Strange access violations when using TXMLDocument at runtime

By: Lucas Bantner

Abstract: This document explains some of the odd behavior you may run into while using TXMLDocument at runtime

Question:

I have a TXMLDocument component on my form, and I have no problems using it. However, I tried creating a TXMLDocument at runtime, and with the same exact code that worked earlier, I am getting access violations! What is causing this?

Answer:

Most likely, you are creating TXMLDocument like this:


var
  Doc: TXMLDocument;
begin
  Doc := TXMLDocument.Create(nil);
end;
The important thing to notice is that you are passing in nil as the owner. What happens then is that TXMLDocument takes on a different behavior; it acts as a reference counted object that automatically frees itself when those references reach zero. This means that the next time you do something to Doc that causes a decrease in the reference count, you run the risk of destroying the object and invalidating your reference. The problem is that so much happens to TXMLDocument behind the scenes, inside of the VCL, that it is hard to say when exactly the reference count is getting modified. The easiest way to get around this is to use an interface pointer instead of a TXMLDocument reference, like so:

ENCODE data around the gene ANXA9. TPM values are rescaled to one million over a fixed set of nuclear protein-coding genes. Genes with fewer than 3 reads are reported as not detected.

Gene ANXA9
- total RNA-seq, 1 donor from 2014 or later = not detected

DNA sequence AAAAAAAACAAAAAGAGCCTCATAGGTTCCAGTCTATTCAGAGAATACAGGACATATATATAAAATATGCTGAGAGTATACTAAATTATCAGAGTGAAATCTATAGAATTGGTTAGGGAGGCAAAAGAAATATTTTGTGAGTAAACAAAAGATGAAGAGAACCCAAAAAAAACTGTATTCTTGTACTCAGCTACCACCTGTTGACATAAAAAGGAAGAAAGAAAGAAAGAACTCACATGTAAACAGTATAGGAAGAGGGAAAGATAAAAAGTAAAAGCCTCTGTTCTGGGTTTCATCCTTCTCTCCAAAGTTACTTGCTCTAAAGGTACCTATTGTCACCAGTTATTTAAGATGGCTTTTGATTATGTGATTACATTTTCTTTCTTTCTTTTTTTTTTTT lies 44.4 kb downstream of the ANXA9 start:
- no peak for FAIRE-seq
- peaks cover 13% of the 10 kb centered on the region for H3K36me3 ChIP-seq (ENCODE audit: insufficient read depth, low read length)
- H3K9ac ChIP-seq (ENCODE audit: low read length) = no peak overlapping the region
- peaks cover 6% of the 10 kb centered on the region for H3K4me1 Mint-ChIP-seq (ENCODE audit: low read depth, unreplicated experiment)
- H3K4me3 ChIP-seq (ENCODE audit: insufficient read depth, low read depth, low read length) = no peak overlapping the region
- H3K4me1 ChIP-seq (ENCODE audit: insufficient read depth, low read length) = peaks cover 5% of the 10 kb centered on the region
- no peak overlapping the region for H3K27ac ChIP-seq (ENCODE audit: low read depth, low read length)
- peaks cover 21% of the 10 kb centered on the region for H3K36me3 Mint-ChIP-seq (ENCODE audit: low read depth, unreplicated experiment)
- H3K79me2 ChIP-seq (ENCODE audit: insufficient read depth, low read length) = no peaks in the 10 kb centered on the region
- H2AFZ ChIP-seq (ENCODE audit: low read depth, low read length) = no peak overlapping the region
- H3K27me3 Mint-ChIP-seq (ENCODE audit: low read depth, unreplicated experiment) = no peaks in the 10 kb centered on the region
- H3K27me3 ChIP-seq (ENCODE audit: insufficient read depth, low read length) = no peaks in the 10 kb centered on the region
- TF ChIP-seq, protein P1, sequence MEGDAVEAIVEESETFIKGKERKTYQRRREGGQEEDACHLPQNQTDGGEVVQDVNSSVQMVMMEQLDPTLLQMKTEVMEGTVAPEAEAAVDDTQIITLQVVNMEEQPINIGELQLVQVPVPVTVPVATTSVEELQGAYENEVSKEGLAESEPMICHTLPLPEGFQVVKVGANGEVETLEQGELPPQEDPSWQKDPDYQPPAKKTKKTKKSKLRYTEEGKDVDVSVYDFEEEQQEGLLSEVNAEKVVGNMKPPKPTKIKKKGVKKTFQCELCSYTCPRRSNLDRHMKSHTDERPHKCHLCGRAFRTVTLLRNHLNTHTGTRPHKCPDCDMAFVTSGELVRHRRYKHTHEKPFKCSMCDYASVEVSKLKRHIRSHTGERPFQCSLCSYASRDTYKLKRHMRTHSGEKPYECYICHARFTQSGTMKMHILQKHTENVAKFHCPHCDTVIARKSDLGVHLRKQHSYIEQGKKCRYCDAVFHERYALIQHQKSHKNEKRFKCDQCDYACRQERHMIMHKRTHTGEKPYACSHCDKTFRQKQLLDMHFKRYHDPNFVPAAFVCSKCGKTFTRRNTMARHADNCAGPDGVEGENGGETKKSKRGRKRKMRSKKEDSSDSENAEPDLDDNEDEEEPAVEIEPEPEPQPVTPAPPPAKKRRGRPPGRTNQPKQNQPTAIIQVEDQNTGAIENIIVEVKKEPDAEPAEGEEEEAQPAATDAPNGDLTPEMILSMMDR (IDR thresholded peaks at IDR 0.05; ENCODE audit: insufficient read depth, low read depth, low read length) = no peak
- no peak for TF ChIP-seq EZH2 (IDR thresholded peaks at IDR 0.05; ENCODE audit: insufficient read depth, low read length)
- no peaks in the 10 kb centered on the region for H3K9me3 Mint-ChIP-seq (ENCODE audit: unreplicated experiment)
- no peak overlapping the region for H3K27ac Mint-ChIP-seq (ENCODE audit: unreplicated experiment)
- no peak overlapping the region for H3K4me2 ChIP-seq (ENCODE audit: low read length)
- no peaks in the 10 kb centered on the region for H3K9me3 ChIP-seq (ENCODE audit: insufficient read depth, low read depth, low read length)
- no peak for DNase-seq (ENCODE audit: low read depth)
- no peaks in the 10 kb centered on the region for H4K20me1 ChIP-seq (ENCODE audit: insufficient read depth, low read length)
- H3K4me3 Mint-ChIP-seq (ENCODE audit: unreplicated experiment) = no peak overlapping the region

var
  Doc: IXMLDocument;
begin
  Doc := TXMLDocument.Create(nil);
end;
This lets you have more complete control over the reference, allowing you to specify when exactly it gets decremented by setting the reference to nil.


Server Response from: ETNASC03